As an FBS Independent, however, BYU settled into the solid-but-unspectacular eight- or nine-win range.
BYU’s place as the flagship university of the LDS Church also set up a unique set of recruiting challenges. Football players at BYU must adhere to an honor code that forbids alcohol, profanity and pre-marital sex and requires specific grooming standards.
“Here just by eliminating one of those standards, in terms of being faith-specific, it’s probably increased our recruiting pool by five-fold,” Mendenhall says. “That’s just been amazing to me. We’ve had to redesign some of our processes to handle that volume.”
Mendenhall considers “organizational design” as one of his strengths at Virginia. It’s a catch-all term that includes efficiency in recruiting and communication avenues but also rebuilding the culture.
Players are required to earn one piece of the Virginia football experience each step of the way, including the program’s V and cross-sabre logo. They must maintain a clean locker to keep it, and they earn the right to practice through their performance in conditioning, Mendenhall says.
At Virginia, Mendenhall sees a program with unfulfilled potential. The Cavaliers have been to only two bowl games since 2005. George Welsh, the Cavs’ coach from 1982-2000, is the only man to win consistently in Charlottesville.
If the state of Virginia can produce a consistent winner at Virginia Tech, if the state can send its No. 1 prospects to Florida State, Alabama and Penn State, and if the University of Virginia can win in sports other than football, Mendenhall sees no reason why his program can’t thrive as well.
“The program is dripping with opportunity, and the chance to make a difference — to make something sustainable — was really appealing to me,” Mendenhall says.
Of the four new coaches in the ACC, the biggest climb to the top belongs to Babers.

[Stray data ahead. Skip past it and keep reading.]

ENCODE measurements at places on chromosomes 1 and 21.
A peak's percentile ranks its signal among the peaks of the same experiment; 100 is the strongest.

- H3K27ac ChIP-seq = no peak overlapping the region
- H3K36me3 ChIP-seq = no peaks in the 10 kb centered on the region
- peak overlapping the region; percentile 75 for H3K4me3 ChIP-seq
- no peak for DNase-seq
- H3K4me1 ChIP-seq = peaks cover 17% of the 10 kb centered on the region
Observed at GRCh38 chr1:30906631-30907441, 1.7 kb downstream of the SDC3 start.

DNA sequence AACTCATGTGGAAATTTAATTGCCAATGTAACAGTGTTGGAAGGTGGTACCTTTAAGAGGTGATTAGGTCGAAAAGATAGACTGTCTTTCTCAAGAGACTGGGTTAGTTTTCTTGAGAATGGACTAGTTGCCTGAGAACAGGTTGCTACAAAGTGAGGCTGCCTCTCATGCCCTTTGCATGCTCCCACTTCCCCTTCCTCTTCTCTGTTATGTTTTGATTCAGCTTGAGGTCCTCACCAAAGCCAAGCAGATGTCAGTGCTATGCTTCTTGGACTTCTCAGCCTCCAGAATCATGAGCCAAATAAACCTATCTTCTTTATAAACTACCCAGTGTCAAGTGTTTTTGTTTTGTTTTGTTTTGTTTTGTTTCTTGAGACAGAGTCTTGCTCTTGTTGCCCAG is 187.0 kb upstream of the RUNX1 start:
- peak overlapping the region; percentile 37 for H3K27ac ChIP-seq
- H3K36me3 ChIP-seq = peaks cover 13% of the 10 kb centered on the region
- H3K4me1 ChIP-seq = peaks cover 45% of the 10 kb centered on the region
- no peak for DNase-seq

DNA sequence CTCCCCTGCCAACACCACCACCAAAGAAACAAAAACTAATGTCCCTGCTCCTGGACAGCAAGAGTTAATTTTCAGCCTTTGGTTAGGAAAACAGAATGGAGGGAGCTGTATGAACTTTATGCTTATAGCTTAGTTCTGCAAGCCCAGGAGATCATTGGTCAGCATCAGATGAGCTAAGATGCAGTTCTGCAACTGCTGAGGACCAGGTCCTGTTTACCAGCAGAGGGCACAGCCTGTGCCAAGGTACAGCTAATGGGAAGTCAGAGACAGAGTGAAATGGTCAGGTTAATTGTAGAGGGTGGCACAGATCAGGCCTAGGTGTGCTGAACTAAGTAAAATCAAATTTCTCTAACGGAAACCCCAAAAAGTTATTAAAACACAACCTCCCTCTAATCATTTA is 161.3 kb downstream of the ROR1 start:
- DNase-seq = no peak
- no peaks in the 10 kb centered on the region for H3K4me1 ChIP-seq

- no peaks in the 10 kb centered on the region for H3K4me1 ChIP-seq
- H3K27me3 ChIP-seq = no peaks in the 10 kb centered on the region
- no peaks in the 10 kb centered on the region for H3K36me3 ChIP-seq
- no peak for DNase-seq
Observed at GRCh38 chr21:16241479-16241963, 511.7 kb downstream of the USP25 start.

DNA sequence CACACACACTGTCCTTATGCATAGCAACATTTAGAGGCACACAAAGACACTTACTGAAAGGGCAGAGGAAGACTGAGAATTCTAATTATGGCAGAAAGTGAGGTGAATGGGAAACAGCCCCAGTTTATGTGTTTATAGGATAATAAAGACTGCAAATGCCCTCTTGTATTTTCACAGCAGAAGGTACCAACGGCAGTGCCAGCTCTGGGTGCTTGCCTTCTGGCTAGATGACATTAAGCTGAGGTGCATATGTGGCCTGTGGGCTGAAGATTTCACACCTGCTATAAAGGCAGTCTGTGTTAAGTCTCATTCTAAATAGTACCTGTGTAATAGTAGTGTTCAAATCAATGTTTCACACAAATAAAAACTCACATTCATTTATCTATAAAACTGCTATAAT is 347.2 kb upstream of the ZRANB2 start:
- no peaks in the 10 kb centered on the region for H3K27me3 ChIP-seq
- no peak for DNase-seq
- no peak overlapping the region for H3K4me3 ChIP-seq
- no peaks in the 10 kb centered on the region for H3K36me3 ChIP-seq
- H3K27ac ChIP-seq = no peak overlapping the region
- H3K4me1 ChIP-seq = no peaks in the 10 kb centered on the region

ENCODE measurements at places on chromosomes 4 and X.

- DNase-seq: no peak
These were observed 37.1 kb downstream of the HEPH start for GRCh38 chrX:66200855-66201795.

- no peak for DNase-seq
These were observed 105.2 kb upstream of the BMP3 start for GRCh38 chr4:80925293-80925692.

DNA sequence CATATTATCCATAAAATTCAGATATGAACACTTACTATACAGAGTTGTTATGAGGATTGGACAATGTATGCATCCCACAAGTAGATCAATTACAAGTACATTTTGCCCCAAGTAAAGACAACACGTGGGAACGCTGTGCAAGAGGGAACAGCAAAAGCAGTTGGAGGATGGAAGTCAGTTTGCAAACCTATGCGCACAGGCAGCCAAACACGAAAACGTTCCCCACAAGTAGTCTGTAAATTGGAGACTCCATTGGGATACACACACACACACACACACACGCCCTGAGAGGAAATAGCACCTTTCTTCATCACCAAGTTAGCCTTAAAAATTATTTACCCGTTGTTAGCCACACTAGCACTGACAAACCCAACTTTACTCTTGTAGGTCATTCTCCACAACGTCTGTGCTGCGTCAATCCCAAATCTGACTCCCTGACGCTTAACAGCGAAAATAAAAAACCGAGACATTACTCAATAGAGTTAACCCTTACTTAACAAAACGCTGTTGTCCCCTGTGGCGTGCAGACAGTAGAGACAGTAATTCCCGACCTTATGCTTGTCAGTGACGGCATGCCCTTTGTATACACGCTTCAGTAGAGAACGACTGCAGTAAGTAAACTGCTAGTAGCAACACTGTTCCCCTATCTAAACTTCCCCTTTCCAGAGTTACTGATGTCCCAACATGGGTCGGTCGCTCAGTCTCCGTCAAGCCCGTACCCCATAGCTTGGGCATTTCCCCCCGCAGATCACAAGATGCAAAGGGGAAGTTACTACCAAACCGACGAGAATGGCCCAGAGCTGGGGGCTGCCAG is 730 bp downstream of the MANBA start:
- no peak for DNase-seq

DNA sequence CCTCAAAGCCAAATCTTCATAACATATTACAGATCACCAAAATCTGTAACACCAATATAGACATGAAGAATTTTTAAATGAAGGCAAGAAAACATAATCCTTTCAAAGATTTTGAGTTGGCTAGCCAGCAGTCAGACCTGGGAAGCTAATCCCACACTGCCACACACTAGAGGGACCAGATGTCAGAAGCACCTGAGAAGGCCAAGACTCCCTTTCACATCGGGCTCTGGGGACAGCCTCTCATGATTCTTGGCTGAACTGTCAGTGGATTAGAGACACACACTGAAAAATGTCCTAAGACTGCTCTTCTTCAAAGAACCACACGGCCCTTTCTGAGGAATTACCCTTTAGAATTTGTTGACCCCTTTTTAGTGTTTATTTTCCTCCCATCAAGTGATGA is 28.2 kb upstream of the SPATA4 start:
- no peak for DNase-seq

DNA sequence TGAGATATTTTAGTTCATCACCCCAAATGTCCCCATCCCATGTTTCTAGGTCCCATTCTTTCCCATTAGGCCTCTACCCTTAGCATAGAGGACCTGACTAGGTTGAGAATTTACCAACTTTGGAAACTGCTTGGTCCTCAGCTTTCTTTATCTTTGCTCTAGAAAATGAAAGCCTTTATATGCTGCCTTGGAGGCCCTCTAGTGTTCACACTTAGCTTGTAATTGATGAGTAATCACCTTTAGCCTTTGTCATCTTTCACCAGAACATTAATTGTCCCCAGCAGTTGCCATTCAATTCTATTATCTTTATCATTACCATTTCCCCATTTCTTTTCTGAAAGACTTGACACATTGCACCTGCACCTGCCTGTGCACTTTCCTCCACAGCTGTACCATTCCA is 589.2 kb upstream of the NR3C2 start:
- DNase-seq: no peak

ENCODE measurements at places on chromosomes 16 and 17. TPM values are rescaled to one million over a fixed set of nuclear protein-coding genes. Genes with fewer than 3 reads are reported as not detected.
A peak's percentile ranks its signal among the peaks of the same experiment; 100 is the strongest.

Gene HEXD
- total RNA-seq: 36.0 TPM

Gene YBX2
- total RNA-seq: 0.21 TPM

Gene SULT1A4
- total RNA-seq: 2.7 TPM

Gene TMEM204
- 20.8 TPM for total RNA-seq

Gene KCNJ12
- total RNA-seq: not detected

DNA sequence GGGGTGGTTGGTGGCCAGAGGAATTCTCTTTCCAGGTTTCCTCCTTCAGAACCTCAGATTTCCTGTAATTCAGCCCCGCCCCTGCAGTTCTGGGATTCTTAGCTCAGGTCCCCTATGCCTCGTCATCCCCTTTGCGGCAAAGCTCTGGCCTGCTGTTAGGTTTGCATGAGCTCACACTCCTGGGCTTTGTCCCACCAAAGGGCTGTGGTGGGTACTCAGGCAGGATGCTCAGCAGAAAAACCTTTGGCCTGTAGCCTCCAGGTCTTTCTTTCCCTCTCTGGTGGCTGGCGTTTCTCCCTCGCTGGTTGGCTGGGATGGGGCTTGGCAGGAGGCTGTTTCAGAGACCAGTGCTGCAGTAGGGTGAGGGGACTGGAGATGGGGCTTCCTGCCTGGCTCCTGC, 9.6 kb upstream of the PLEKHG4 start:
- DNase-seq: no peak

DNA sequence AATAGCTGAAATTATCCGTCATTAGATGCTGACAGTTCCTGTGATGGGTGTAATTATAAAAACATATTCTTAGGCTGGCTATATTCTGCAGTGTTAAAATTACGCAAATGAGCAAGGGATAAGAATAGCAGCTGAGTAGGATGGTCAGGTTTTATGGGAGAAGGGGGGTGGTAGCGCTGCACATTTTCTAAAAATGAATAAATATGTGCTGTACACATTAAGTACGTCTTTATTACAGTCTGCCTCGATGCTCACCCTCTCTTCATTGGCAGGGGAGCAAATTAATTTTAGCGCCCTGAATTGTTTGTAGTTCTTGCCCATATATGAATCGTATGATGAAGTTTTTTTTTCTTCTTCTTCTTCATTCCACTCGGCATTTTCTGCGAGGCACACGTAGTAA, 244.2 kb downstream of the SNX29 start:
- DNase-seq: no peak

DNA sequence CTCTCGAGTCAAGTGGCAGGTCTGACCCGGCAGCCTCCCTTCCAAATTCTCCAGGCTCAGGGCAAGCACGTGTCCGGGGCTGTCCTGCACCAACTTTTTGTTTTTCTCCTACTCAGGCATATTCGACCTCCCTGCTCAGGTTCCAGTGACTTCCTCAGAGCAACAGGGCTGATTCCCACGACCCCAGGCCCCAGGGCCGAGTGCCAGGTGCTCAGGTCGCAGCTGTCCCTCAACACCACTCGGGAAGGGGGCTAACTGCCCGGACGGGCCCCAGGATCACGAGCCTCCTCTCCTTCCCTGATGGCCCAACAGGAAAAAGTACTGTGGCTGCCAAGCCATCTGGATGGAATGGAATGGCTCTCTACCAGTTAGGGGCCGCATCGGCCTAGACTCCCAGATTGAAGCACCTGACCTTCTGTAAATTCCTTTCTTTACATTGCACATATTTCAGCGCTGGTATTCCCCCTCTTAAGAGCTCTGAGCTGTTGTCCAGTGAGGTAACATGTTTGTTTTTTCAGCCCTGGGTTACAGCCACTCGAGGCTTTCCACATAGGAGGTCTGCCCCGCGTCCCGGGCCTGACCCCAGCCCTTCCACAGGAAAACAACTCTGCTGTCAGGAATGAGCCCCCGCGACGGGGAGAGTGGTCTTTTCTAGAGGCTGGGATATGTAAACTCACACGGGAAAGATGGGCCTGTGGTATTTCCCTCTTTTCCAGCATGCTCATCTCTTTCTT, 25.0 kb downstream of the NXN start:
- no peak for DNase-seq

Syracuse has reached the postseason more recently than Virginia, but the Orange have struggled to find their footing since the late ’90s. Not only is Syracuse the ACC’s furthest recruiting outpost in upstate New York, but the Orange share a division with Clemson and Florida State in the Atlantic.
Babers’ counterparts in the Coastal are in the more wide-open division — four different teams have won the Coastal in the last five seasons. The last non-Clemson/Florida State representative from the Atlantic was Boston College in 2007.
So not only does Babers take over one of the toughest jobs in the league, reaching the ACC Championship Game would mean knocking off Clemson and/or Florida State, not to mention Louisville. For Babers, this situation isn’t much different from being at Baylor in a Big 12 led at the time by Oklahoma and Texas.
“When you’re on the other side and you don’t know who the champion is going to be, you may not prepare the way you’re going to have to prepare to go through the road that we have to go to become a champion,” Babers says. “We want to play the best. We think we have the best side of the conference. And I think we’ll attract the best recruits to play on that side.”
That, however, has been a major hurdle for Syracuse coaches since the end of Paul Pasqualoni’s tenure.
Babers is quick to point out that Syracuse isn’t Baylor. The Orange have a rich history, including Jim Brown, Ernie Davis and the 1959 national championship. That history belongs not even to the parents of his current recruits, but their grandparents.
To high school juniors and seniors, Syracuse in 2016 is just as much of an afterthought as Baylor was in 2008.
“For the kids we’re recruiting there is no difference,” Babers says. “The kids think it’s the same.”
Babers, though, brings an edge of modernity to Syracuse. That means high tempo and plenty of yards through the air. Both of Babers’ Eastern Illinois teams (2012-13) ranked in the top 10 of the FCS in passing and total offense.